Humble Advice to Pulpit Nominating Committees


Through my ministry, a number of churches have asked my counsel on how they should approach building their pastoral profile as they begin to seek out their pastor. I have the following things to say, and then would like to offer the best words I have ever seen on what to look for in a true shepherd.

First, generally, you should begin with a commitment to prayer

On prayer, let me say that as you approach building your PNC, you should do so by looking, not at just a broad representation of a congregation, but looking for wise, proven ministry leaders and congregational members, male and female, who prioritize prayer in their lives as disciples of Jesus. Also, once the choice is made, presumably by the congregation, then that group, under its leader, must see this ministry as a small group. Indeed, looking back on your work, you should view those days you spent in seeking God to find your next pastor as some of the greatest spiritual times in your life. Always bathe each meeting, each listening to a tape, and each review of ministry applicants with prayer, prayer that God would give you spiritual discernment. Remember the lesson from the prophet who sought out Israel’s next king:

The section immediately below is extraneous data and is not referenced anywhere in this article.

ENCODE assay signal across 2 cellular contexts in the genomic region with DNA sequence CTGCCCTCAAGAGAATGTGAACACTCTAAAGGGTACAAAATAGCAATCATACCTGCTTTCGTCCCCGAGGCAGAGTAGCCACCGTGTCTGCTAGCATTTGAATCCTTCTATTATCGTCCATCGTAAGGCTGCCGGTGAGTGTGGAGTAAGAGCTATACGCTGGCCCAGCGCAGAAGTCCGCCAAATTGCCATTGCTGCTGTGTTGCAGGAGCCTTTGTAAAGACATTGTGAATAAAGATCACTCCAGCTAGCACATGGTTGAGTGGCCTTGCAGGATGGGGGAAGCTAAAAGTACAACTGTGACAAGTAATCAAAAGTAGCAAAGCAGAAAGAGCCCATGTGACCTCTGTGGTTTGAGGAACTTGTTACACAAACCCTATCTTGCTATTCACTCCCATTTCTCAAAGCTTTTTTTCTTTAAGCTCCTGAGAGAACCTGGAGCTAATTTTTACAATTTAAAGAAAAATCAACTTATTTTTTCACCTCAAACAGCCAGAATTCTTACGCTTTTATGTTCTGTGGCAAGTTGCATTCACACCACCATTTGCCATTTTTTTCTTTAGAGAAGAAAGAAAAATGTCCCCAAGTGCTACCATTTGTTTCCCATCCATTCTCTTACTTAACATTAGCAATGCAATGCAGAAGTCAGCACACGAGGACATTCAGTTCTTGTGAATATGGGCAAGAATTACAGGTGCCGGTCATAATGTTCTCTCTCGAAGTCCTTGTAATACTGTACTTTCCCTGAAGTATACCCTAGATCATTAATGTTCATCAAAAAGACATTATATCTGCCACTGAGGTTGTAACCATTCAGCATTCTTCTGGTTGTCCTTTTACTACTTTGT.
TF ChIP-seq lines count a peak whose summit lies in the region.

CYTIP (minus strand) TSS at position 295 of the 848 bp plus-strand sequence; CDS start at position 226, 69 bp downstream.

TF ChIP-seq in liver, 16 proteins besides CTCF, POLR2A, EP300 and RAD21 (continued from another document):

But the LORD said to Samuel, “Do not consider his appearance or his height, for I have rejected him. The LORD does not look at the things man looks at. Man looks at the outward appearance, but the LORD looks at the heart.”  1Samuel 16.7

Thus, prayer will be the power that ultimately opens up your heart and mind to see God’s choice for your next pastor.

Perhaps it goes without saying that you should have regular meetings.

For the work of seeking God’s man for your pulpit requires much work. But it requires a commitment to weekly work. You should, as a team, meet for this work as you would meet for Sunday school and worship. For this work is a spiritual work. You are not playing the role of ecclesiastical “head hunters.” You are “Samuels” looking for your “David.” And as Samuel was unrelenting in his search, so must you be. Set a regular time. Some have found that Sundays, before evening discipleship time, is a good time. Some have even seen this as a small group discipleship time and replace this in their weekly spiritual life schedule. I would think that would be wise. For these meetings should, I say again, be times of prayer and seeking God.

You should, of course, assign tasks.